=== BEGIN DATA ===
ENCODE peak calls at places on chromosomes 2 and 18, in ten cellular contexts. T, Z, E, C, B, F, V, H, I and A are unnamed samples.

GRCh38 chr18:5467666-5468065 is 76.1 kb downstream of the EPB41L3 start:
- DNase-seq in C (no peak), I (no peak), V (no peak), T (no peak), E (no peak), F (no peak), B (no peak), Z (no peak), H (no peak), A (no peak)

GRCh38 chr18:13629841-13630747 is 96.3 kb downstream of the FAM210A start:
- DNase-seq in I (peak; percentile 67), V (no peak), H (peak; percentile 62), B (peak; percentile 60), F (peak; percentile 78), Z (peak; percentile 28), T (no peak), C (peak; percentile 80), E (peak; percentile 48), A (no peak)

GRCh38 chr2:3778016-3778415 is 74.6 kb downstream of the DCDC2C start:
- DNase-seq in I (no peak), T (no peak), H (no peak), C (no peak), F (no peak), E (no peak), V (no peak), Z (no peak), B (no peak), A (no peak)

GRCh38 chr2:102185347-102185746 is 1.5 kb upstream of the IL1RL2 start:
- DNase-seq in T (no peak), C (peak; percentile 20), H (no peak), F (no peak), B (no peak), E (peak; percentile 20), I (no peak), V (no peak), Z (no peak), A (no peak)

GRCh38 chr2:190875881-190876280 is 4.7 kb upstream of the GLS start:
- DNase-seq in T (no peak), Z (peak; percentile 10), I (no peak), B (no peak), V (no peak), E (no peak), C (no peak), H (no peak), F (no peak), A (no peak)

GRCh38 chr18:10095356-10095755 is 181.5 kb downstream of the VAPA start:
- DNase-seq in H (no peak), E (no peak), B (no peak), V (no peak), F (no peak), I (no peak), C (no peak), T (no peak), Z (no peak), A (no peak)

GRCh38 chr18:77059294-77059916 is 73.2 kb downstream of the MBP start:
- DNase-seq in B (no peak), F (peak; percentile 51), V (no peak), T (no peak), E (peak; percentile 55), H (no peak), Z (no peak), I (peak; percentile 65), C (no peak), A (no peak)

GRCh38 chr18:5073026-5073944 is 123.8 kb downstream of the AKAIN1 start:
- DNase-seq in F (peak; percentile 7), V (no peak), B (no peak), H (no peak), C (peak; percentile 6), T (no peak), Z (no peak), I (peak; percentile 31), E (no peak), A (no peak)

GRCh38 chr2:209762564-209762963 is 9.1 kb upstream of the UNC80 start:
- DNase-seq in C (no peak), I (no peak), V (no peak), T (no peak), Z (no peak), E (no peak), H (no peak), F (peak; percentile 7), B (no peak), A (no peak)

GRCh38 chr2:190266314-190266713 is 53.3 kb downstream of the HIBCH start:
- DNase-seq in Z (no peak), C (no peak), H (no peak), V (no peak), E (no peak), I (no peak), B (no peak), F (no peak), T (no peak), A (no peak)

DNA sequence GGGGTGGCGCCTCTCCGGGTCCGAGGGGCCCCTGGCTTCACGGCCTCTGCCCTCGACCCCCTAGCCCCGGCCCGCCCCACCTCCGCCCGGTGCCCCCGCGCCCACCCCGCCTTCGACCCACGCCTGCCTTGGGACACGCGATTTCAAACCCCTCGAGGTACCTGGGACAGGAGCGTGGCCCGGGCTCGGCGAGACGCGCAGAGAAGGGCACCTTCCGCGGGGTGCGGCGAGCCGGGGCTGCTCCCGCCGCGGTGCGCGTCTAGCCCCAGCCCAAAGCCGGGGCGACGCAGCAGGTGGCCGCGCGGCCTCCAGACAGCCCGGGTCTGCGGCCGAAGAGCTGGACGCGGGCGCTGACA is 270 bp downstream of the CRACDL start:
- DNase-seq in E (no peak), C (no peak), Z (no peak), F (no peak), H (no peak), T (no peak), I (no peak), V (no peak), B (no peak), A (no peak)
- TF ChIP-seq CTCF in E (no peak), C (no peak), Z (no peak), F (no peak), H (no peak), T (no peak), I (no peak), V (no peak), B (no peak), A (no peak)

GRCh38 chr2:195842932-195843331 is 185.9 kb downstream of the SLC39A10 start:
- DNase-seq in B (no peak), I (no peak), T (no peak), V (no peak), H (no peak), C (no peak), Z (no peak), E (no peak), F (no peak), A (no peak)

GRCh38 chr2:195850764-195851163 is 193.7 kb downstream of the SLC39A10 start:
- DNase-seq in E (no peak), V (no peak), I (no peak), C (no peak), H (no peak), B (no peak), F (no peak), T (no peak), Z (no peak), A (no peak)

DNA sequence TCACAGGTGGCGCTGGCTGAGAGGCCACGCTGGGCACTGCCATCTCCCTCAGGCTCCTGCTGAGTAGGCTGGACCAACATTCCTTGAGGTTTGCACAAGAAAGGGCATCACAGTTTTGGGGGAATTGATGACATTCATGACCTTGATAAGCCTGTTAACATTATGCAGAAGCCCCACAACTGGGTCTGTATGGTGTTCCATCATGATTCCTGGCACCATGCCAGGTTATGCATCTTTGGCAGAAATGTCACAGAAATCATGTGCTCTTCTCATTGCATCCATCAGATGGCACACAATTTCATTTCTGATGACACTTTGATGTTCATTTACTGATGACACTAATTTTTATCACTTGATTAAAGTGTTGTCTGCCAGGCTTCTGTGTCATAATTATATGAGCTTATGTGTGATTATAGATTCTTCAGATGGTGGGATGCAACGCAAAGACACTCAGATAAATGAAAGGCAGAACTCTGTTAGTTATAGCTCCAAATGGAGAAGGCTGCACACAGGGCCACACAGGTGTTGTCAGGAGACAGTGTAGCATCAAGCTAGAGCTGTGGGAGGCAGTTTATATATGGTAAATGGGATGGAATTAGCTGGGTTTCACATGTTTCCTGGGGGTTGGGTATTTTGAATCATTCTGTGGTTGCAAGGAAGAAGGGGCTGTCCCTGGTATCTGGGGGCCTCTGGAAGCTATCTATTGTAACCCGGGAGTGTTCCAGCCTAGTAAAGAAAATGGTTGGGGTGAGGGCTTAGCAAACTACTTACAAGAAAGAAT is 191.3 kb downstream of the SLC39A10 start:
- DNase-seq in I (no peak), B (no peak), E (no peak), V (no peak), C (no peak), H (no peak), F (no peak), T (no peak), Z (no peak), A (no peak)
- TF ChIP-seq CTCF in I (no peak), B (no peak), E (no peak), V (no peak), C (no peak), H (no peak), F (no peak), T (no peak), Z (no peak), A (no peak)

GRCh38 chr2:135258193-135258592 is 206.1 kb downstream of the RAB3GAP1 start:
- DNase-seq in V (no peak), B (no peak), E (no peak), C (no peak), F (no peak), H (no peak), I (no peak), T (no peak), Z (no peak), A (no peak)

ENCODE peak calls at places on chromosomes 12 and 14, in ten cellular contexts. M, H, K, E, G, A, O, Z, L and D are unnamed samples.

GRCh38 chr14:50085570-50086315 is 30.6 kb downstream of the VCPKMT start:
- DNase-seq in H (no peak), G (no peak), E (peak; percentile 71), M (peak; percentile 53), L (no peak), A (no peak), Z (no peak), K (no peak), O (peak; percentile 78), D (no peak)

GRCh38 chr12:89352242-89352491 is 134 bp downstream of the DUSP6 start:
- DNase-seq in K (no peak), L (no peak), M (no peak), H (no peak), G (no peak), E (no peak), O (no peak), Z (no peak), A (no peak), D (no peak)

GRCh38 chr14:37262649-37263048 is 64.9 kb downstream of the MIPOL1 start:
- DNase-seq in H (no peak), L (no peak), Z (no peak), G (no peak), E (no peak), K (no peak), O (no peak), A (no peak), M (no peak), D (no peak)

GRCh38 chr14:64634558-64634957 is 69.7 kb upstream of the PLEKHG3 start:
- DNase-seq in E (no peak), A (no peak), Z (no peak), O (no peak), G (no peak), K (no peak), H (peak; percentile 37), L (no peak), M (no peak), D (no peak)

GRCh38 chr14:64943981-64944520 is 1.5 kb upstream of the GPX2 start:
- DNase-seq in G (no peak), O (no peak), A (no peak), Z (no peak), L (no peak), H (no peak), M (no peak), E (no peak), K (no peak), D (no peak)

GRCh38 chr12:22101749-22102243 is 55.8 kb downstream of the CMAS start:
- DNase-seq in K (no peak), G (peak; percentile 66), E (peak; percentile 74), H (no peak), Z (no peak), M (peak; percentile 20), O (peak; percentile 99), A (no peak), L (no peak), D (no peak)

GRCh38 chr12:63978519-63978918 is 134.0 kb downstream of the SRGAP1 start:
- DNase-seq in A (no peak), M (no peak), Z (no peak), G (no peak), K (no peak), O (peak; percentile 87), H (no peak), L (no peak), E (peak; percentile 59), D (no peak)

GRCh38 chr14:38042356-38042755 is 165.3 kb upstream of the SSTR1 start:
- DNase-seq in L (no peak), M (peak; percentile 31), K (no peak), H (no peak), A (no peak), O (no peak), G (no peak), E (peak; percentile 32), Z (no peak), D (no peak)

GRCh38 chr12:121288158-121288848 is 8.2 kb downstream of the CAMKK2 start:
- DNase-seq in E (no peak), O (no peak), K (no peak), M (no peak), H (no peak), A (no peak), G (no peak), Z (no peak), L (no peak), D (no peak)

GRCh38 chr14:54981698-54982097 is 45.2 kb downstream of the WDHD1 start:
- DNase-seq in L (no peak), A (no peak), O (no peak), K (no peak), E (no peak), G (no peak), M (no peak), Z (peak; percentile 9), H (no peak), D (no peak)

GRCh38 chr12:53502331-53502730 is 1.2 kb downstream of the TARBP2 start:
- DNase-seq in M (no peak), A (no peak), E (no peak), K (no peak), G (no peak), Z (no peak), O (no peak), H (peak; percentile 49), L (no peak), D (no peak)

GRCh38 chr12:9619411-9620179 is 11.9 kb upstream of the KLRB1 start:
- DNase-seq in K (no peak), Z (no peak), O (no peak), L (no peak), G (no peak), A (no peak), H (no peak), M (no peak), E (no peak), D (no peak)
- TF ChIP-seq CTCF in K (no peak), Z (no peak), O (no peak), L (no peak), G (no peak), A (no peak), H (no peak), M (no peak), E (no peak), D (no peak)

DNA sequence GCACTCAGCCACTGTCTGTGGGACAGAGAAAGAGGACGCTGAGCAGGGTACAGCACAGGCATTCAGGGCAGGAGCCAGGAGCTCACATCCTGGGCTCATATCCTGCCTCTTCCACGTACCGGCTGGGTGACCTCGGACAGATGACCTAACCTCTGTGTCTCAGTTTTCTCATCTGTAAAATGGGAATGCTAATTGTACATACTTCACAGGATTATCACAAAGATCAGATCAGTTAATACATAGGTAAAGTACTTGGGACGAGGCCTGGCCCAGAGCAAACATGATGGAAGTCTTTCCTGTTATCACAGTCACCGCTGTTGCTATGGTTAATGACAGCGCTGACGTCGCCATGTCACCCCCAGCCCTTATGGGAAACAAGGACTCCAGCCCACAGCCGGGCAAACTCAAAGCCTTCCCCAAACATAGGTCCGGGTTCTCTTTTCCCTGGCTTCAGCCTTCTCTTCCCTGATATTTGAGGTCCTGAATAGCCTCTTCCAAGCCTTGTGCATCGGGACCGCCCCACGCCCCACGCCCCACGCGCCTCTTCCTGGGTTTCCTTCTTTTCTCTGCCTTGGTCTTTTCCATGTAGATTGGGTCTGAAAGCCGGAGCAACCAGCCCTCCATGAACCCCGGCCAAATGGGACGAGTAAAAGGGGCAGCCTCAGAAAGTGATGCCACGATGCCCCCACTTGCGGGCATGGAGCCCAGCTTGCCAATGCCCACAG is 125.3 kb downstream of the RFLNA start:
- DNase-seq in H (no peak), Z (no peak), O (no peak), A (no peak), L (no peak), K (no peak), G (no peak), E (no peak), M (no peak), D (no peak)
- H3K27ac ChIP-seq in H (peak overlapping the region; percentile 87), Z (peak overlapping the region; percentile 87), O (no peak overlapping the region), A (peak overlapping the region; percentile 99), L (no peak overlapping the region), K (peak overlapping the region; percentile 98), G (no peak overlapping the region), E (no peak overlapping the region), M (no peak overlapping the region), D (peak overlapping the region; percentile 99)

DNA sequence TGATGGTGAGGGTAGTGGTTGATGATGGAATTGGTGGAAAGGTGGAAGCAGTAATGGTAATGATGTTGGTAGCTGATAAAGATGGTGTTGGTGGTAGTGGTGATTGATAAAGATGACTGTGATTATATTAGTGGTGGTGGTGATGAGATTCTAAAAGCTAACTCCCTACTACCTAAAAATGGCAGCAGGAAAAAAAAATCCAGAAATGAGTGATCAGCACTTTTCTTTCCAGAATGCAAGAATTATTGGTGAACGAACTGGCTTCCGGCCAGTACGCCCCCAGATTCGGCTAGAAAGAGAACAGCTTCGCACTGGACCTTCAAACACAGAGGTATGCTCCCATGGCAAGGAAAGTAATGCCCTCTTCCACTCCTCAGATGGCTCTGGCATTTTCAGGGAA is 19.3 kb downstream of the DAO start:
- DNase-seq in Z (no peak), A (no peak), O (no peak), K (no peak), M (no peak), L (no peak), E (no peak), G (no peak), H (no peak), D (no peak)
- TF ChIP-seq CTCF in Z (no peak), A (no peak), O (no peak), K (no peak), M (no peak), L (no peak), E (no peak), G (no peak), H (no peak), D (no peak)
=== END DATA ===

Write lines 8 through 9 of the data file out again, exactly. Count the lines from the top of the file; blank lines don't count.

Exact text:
GRCh38 chr2:102185347-102185746 is 1.5 kb upstream of the IL1RL2 start:
- DNase-seq in T (no peak), C (peak; percentile 20), H (no peak), F (no peak), B (no peak), E (peak; percentile 20), I (no peak), V (no peak), Z (no peak), A (no peak)